In 1975, Data General Corporation filed for permanent injunctive relief and damages based on Digital Computer Controls alleged misappropriation of trade secrets. Digital Computer Controls argued again that Data General Corporation took insufficient measures to protect the secrecy of their trade secrets. In determining whether Data General Corporation took adequate measures despite widespread distribution, the court considered several factors: 1) each drawing stated that its contents were confidential, 2) a contractual agreement applied to any order filled by Data General Corporation, 3) such contracts were requisite to sale for every customer, 4) employees and vendors signed confidentiality agreements, and 5) design documents were only available to purchasers of the Nova 1200.

The court found Data General Corporation's secrecy precautions sufficient, securing trade secret status for the design documentation. Accordingly, Data General Corporation could not claim copyright protection of the drawings, as their limited disclosure did not amount to publication, and thus Digital Computer Control's acquisition of the design documentation was appropriate, as the purchaser of a Nova 1200 was entitled to the drawings. However, Digital Computer Controls improperly used the trade secrets when designing the D-116. A permanent injunction was granted to Data General Corporation, and the case for damages was referred to a jury in Superior Court.


The court's decision that widespread disclosure does not compromise a trade secret has particular implications for widely distributed software. The nature and use of software often requires the customer have access to trade secrets embodied in the software. Clickwrap and shrinkwrap licenses are commonly used to preserve the confidentiality of sensitive material in software. Although in this case the defendant admitted to having seen the confidentiality agreement on the design drawings, the enforceability of clickwrap contracts remains a legal issue.[6] Additionally, the distribution of current software and hardware products far exceeds that of the Nova 1200, which was distributed to between 80 and 6000 customers,[3] leaving open for debate the threshold upon which widespread disclosure indicates public knowledge.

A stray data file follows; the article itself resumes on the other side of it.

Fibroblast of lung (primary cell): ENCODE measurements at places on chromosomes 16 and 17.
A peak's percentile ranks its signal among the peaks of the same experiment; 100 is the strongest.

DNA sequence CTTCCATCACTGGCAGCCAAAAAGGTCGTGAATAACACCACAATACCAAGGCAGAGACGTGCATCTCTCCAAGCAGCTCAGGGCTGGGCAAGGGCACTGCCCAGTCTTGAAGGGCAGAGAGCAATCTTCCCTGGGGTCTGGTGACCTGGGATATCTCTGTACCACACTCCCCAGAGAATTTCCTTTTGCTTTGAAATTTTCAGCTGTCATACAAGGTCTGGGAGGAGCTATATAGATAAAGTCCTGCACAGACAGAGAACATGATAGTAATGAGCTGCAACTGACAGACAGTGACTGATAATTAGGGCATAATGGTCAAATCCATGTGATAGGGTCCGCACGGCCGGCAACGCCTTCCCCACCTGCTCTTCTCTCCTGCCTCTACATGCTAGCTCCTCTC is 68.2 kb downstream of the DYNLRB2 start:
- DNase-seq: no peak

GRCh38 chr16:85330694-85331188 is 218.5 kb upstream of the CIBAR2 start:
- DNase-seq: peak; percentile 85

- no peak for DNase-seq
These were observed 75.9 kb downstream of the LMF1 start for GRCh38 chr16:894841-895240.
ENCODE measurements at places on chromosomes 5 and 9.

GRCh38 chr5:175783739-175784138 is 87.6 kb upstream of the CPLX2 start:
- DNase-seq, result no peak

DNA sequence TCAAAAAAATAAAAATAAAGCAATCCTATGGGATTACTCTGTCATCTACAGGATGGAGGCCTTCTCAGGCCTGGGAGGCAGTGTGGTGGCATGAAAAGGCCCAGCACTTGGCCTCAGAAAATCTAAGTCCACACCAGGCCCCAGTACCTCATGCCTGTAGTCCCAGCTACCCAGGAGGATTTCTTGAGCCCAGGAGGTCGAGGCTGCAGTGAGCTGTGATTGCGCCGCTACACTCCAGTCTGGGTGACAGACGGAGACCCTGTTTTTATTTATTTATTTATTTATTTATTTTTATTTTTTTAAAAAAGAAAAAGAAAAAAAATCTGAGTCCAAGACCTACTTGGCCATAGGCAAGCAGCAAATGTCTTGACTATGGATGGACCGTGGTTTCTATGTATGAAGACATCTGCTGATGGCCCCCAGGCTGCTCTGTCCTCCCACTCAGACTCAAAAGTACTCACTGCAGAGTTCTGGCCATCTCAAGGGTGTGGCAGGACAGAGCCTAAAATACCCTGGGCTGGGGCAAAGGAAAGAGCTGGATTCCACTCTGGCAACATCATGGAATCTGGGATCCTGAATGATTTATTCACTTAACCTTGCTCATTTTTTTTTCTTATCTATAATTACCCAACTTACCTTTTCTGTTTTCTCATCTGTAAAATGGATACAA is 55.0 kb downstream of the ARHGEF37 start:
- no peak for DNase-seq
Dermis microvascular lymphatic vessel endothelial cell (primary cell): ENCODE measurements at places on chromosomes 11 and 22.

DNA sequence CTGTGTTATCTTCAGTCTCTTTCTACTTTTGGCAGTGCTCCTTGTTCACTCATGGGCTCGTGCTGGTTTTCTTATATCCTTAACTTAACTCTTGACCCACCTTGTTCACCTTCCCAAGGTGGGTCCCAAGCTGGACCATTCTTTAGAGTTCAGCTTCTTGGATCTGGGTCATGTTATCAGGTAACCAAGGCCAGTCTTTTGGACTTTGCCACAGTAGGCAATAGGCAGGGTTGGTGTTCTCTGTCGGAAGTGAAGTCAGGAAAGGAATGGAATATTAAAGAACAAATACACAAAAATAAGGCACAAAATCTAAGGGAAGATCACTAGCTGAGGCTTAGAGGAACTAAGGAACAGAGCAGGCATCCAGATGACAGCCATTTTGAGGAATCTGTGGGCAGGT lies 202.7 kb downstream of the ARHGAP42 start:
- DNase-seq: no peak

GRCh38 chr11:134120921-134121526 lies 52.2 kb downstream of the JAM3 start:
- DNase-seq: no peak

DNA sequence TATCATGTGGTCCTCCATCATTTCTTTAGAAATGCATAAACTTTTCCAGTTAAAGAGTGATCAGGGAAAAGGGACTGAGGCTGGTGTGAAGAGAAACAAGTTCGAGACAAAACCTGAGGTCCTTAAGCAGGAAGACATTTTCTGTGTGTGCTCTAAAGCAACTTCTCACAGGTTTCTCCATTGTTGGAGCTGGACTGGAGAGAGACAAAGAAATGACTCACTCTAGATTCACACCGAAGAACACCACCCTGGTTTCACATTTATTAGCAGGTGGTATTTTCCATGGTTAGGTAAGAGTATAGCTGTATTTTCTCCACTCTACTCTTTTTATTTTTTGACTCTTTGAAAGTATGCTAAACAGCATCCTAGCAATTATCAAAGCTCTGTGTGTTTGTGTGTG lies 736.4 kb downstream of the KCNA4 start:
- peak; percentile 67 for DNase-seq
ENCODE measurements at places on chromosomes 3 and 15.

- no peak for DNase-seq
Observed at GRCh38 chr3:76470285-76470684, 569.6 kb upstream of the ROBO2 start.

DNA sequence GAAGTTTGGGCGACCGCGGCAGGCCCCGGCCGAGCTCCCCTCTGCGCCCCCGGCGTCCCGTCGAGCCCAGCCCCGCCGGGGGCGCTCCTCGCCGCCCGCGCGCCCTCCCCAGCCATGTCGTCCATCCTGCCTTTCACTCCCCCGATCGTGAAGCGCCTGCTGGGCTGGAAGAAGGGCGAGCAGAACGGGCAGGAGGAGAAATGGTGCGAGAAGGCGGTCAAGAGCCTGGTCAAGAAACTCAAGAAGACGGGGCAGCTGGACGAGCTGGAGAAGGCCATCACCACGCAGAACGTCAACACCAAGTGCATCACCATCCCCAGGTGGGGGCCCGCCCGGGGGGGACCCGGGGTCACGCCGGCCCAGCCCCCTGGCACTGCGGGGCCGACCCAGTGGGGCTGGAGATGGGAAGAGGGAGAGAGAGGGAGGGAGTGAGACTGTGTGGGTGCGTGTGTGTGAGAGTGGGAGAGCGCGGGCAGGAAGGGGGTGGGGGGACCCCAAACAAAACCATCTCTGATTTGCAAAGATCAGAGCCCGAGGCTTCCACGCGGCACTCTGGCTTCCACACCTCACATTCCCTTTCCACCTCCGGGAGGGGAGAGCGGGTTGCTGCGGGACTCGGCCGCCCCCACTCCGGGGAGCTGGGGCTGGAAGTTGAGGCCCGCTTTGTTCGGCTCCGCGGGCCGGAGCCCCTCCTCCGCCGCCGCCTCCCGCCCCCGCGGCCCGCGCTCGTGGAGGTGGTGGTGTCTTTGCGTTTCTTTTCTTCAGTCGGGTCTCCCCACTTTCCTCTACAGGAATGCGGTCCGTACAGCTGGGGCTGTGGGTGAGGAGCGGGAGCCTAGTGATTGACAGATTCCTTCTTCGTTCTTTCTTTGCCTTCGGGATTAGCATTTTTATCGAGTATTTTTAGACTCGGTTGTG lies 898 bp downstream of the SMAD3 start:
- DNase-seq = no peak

1. ^ Tabor v. Hoffman, 118 N.Y. 30, 23 N.E. 12 (N.Y. 1889).
  2. ^ Schulenburg v. Signatrol, Inc., 33 Ill.2d 379, 212 N.E.2d 865 (Ill. 1965).
  3. ^ a b Data General Corporation v. Digital Computer Controls, Inc., 375 A.2d 105 (Del. Ch. 1975).
  4. ^ Data General Corporation v. Digital Computer Controls, Inc., 297 A.2d 433 (Del. Ch. 1971).
  5. ^ Data General Corporation v. Digital Computer Controls, Inc. 297 A.2d 437 (Del. Supr. 1972).
  6. ^ Francis M. Buono and Johnathon A. Friedman (1999). "Maximizing the Enforceability of Click-Wrap Agreements". Journal of Technology Law and Policy, University of Florida Levin College of Law. Retrieved September 2009.